However, there is one clause of the Islamabad Declaration that hasn't attracted adequate attention. Along with mutual commitments, the two leaders said they were 'confident that the resumption of the composite dialogue will lead to peaceful settlement of all bilateral issues, including Jammu and Kashmir, to the satisfaction of both the sides'. The Simla Pact of 1972 had used the words 'pending the settlement of any of the problems between the two countries' and the Lahore agreement of 1999 merely contained a commitment of both sides to 'intensify their efforts' to find a solution.
Since precision of language is central to diplomacy, it is pertinent to ask why Vajpayee and Musharraf were 'confident' that a solution to a 57-year-old dispute would come about with the resumption of the composite dialogue, and the outcome would be 'to the satisfaction of both the sides' Vajpayee must have had a road map and, equally, Musharraf must have shared some of the Indian leader's assumptions. Today, both Mishra and the ministry of external affairs firmly deny any tacit understanding with Pakistan over the direction of a settlement in Kashmir. So, was the confidence based on a willingness to freeze the dispute for some time and ward off international pressure' In which case, why did Pakistan react so adversely to the suggestion of the external affairs minister, K. Natwar Singh, that perhaps the Sino-Indian boundary talks ' which, in effect, put the onus of a settlement on the next generation ' indicate a model for Kashmir' There are few answers but the questions remain valid.
Following the installation of the UPA government, the Indo-Pak talks have hit a roadblock. Despite the joint statement of September 8 reiterating the Islamabad Declaration's confidence that the composite dialogue holds the key to the future, there is dissatisfaction in Pakistan at India's apparent unwillingness to make the discussions on Kashmir more meaningful. Officials in Pakistan have begun complaining that India is transforming the Kashmir-plus agenda agreed in Islamabad with Vajpayee into a Kashmir-minus agenda.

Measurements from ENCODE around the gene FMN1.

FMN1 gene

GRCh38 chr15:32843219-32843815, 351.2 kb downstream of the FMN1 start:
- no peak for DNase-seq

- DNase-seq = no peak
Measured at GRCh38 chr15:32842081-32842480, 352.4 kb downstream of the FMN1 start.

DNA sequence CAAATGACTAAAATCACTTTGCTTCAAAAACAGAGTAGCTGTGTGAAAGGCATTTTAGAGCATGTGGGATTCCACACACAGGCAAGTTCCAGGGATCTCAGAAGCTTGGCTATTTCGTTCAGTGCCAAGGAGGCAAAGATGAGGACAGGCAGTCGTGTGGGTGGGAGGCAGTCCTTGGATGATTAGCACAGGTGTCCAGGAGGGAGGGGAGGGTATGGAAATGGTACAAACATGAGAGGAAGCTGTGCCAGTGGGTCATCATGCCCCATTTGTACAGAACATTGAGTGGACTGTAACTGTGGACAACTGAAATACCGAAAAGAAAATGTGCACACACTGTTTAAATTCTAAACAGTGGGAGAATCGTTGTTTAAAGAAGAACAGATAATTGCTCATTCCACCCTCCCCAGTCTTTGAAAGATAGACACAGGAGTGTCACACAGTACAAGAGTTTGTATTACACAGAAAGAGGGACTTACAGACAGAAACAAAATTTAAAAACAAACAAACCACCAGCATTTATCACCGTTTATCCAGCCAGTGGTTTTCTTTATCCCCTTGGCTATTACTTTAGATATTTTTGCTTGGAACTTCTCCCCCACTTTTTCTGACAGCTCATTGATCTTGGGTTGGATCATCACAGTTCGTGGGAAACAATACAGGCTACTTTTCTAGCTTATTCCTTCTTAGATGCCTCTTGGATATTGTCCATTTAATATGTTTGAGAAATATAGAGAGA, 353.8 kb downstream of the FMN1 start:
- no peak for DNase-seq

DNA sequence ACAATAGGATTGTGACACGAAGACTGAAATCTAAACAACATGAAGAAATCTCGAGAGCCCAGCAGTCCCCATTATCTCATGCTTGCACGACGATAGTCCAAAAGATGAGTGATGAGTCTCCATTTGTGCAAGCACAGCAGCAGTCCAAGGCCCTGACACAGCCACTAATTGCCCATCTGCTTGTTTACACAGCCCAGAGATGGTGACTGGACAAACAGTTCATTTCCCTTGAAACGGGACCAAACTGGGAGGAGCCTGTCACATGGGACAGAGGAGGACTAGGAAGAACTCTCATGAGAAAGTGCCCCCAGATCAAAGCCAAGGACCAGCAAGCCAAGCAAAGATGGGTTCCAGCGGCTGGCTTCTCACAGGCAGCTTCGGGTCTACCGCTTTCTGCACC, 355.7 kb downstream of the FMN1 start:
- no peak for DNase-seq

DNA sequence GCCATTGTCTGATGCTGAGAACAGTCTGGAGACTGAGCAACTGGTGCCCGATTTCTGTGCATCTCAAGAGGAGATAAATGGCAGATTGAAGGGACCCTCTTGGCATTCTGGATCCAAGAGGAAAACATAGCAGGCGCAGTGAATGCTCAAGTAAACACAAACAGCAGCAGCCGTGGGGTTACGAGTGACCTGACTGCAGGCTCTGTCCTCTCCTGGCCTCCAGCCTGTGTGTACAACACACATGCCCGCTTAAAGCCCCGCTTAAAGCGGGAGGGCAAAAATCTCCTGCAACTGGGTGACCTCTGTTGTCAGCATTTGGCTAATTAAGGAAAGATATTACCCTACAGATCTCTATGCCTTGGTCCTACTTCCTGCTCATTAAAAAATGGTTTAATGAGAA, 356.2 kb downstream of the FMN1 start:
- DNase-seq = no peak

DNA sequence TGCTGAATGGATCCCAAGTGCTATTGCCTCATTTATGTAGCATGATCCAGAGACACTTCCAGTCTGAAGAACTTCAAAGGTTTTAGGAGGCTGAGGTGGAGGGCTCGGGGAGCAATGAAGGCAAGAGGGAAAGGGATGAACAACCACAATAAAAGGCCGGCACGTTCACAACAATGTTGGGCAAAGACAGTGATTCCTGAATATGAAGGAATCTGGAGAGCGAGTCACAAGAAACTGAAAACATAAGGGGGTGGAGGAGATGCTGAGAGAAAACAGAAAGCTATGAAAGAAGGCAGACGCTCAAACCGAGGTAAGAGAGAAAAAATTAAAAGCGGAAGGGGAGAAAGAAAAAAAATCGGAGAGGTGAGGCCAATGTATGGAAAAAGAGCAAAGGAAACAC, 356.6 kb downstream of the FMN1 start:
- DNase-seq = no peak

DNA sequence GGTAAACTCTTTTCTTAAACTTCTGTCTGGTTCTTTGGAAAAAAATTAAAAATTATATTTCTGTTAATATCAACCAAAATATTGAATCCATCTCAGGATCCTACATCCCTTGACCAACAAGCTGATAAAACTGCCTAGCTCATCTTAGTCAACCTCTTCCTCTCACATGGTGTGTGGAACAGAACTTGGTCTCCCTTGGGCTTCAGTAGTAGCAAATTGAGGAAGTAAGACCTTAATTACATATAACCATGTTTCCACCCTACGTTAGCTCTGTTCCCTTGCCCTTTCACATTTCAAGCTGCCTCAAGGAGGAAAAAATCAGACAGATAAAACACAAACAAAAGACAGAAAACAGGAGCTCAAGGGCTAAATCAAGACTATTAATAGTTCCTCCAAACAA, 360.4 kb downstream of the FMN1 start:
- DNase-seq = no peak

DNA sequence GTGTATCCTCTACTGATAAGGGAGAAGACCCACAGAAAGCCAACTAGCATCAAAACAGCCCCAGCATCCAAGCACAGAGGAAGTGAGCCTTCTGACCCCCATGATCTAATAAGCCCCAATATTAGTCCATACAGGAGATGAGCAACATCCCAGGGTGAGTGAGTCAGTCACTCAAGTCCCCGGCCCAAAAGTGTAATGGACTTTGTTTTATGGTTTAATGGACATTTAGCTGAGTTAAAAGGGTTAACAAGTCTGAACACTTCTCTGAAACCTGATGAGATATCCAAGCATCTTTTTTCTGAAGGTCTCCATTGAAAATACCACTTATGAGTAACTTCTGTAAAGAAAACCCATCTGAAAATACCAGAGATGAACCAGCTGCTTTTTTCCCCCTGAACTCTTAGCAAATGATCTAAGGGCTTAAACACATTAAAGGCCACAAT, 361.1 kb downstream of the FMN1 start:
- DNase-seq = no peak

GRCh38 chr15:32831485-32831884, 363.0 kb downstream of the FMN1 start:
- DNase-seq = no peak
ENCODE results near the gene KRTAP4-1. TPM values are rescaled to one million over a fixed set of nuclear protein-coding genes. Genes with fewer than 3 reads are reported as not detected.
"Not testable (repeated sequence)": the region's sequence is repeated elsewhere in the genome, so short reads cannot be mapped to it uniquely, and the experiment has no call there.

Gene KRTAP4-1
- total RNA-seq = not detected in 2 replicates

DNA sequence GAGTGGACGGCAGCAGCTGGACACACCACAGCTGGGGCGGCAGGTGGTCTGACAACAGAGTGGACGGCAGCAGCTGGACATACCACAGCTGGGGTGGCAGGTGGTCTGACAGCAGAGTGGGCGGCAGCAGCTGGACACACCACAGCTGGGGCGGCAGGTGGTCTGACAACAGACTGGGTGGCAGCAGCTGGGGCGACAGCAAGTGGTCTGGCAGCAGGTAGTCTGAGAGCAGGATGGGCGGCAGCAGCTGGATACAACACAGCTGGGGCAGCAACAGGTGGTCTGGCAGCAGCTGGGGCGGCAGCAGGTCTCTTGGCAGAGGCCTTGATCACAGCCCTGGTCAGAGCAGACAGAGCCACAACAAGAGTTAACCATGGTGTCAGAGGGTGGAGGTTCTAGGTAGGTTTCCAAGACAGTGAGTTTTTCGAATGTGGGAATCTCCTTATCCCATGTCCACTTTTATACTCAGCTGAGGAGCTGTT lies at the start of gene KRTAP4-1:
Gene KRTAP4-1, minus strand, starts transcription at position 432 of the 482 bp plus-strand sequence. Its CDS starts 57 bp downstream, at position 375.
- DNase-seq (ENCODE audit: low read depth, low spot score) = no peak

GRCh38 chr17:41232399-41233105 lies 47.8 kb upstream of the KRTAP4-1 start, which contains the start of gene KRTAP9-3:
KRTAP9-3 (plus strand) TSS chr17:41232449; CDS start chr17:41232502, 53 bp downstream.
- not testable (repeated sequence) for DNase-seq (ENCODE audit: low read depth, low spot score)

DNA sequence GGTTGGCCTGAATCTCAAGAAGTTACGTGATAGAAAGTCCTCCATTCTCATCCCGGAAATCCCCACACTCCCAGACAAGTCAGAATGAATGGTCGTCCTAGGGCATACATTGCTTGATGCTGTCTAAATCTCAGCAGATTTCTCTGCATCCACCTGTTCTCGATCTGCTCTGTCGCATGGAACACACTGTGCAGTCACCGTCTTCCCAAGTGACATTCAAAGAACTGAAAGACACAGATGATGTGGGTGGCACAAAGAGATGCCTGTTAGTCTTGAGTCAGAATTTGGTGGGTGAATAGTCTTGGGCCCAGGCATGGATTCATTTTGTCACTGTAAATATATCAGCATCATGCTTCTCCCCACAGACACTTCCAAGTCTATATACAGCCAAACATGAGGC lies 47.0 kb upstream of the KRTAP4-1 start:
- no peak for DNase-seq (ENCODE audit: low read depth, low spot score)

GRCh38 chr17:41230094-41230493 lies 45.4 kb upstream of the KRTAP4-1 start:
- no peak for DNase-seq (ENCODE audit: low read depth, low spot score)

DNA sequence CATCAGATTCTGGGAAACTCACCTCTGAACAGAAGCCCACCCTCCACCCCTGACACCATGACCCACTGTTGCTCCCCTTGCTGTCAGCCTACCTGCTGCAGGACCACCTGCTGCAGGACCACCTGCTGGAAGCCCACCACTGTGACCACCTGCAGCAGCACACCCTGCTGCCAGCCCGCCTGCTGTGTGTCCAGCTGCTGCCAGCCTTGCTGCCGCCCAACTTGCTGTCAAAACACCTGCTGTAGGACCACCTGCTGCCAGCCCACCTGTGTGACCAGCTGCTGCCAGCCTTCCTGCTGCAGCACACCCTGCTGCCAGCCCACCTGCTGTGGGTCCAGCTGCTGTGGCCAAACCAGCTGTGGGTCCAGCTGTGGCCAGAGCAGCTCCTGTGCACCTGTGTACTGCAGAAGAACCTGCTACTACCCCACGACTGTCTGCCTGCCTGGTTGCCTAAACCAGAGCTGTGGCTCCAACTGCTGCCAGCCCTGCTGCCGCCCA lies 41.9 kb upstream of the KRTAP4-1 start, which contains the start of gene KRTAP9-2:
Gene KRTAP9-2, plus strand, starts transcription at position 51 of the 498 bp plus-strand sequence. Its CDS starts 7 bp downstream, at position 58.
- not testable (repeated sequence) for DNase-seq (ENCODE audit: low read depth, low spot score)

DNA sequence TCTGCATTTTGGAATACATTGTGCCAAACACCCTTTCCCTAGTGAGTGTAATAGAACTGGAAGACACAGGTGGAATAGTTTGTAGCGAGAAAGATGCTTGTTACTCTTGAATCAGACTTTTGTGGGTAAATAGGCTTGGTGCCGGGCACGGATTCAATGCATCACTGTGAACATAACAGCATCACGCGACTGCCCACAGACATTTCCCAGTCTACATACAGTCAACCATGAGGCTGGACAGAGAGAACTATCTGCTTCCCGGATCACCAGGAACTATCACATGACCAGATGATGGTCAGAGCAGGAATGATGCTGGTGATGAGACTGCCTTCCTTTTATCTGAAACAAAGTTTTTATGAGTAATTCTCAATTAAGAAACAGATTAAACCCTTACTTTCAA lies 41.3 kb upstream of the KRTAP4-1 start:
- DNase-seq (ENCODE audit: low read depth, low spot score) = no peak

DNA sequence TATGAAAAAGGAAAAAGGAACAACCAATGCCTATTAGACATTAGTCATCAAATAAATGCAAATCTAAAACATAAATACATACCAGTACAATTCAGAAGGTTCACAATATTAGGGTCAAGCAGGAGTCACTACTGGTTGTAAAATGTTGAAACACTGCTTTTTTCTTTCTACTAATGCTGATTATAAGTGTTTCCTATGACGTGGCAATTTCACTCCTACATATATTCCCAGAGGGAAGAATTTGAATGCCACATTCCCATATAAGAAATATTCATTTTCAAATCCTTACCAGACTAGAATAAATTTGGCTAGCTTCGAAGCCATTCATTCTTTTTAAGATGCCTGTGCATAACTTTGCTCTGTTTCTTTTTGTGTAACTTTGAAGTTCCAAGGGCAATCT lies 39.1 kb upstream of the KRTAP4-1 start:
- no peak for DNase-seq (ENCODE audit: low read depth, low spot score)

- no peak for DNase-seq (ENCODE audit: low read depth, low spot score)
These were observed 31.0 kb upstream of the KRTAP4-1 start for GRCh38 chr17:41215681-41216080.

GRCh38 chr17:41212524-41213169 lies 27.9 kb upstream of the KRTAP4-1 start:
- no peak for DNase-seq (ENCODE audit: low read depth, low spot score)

On its part, India feels that the Kashmir talks cannot be rushed and that Pakistan must exercise patience. Indeed, there is a feeling in the ruling UPA circles that there is nothing very much to discuss about Kashmir and certainly not with the US taking more than a casual interest in the matter.
Musharraf may have conveyed the image of sweet reasonableness in New York on Wednesday. His United Nations general assembly speech was calculated to win him maximum brownie points in the West. However, the subtext of his moderate Muslim anguish was that the international community is unwilling to attend to 'Muslim' grievances, like Kashmir. And the matter-of-fact reference to 'giving bilateralism a final chance' was menacing. The general could barely conceal his growing exasperation with India's soft prevarication.
For Musharraf, the portents are not encouraging. Facing Islamist abuse at home for being a pliant instrument of the US war on terrorism, he needs to show progress in Kashmir to bolster his claim to be the leader Pakistan cannot do without. India, unfortunately for him, is unwilling to play ball. The US, which could have leaned on India, is too preoccupied with the presidential election to think of adding Kashmir to its litany of woes.
This leaves Musharraf with little option but to play the pressure game, using the people of the Kashmir Valley as pawns. He has the services of Syed Ali Shah Geelani who has succeeded in both marginalizing the Hurriyat Conference and transforming Kashmiri separatism into a pro-Pakistan movement. The coming weeks could see Geelani, at the behest of Islamabad, trying to bring Kashmir back into international focus.
For the Manmohan government, the prospect of renewed unrest in Kashmir is a great challenge. At the same time, it could be the occasion to finally put an end to the unreal expectations of instant peace that Vajpayee had aroused in January. India and Pakistan, regardless of how courteously they conduct themselves at the UN general assembly, aren't yet ready to bury the hatchet.